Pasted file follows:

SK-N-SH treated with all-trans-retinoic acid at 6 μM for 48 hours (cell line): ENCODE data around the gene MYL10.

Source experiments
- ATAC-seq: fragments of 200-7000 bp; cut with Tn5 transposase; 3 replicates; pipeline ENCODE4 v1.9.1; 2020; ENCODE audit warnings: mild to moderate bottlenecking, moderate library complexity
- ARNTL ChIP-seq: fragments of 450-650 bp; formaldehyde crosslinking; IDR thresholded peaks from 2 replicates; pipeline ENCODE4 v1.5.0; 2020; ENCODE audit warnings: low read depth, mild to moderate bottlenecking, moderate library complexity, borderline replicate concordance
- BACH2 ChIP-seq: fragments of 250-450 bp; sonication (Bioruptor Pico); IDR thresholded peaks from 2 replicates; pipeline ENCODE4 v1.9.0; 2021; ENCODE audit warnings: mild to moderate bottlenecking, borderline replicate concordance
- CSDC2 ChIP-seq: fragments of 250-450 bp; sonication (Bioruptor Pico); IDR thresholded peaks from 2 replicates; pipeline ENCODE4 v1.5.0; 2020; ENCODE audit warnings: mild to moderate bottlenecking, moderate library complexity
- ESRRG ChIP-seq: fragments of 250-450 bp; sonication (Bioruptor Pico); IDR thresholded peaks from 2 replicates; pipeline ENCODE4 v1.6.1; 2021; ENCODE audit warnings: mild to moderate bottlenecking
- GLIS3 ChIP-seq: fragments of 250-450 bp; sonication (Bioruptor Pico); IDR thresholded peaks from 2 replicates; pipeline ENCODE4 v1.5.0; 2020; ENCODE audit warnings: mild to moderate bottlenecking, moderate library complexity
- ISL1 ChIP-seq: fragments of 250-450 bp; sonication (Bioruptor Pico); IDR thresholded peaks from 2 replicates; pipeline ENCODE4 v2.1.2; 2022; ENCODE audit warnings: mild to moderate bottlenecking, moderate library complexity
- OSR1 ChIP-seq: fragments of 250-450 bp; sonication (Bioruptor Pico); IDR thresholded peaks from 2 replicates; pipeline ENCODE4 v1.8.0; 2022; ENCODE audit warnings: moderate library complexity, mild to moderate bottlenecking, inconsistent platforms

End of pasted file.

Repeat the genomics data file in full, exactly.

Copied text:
SK-N-SH treated with all-trans-retinoic acid at 6 μM for 48 hours (cell line): ENCODE data around the gene MYL10.

Source experiments
- ATAC-seq: fragments of 200-7000 bp; cut with Tn5 transposase; 3 replicates; pipeline ENCODE4 v1.9.1; 2020; ENCODE audit warnings: mild to moderate bottlenecking, moderate library complexity
- ARNTL ChIP-seq: fragments of 450-650 bp; formaldehyde crosslinking; IDR thresholded peaks from 2 replicates; pipeline ENCODE4 v1.5.0; 2020; ENCODE audit warnings: low read depth, mild to moderate bottlenecking, moderate library complexity, borderline replicate concordance
- BACH2 ChIP-seq: fragments of 250-450 bp; sonication (Bioruptor Pico); IDR thresholded peaks from 2 replicates; pipeline ENCODE4 v1.9.0; 2021; ENCODE audit warnings: mild to moderate bottlenecking, borderline replicate concordance
- CSDC2 ChIP-seq: fragments of 250-450 bp; sonication (Bioruptor Pico); IDR thresholded peaks from 2 replicates; pipeline ENCODE4 v1.5.0; 2020; ENCODE audit warnings: mild to moderate bottlenecking, moderate library complexity
- ESRRG ChIP-seq: fragments of 250-450 bp; sonication (Bioruptor Pico); IDR thresholded peaks from 2 replicates; pipeline ENCODE4 v1.6.1; 2021; ENCODE audit warnings: mild to moderate bottlenecking
- GLIS3 ChIP-seq: fragments of 250-450 bp; sonication (Bioruptor Pico); IDR thresholded peaks from 2 replicates; pipeline ENCODE4 v1.5.0; 2020; ENCODE audit warnings: mild to moderate bottlenecking, moderate library complexity
- ISL1 ChIP-seq: fragments of 250-450 bp; sonication (Bioruptor Pico); IDR thresholded peaks from 2 replicates; pipeline ENCODE4 v2.1.2; 2022; ENCODE audit warnings: mild to moderate bottlenecking, moderate library complexity
- OSR1 ChIP-seq: fragments of 250-450 bp; sonication (Bioruptor Pico); IDR thresholded peaks from 2 replicates; pipeline ENCODE4 v1.8.0; 2022; ENCODE audit warnings: moderate library complexity, mild to moderate bottlenecking, inconsistent platforms